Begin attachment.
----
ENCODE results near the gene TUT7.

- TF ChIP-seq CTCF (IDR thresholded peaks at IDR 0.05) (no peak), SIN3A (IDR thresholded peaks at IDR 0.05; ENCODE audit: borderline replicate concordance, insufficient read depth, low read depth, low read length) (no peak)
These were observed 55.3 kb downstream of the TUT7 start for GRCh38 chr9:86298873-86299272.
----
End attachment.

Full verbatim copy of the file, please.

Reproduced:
ENCODE results near the gene TUT7.

- TF ChIP-seq CTCF (IDR thresholded peaks at IDR 0.05) (no peak), SIN3A (IDR thresholded peaks at IDR 0.05; ENCODE audit: borderline replicate concordance, insufficient read depth, low read depth, low read length) (no peak)
These were observed 55.3 kb downstream of the TUT7 start for GRCh38 chr9:86298873-86299272.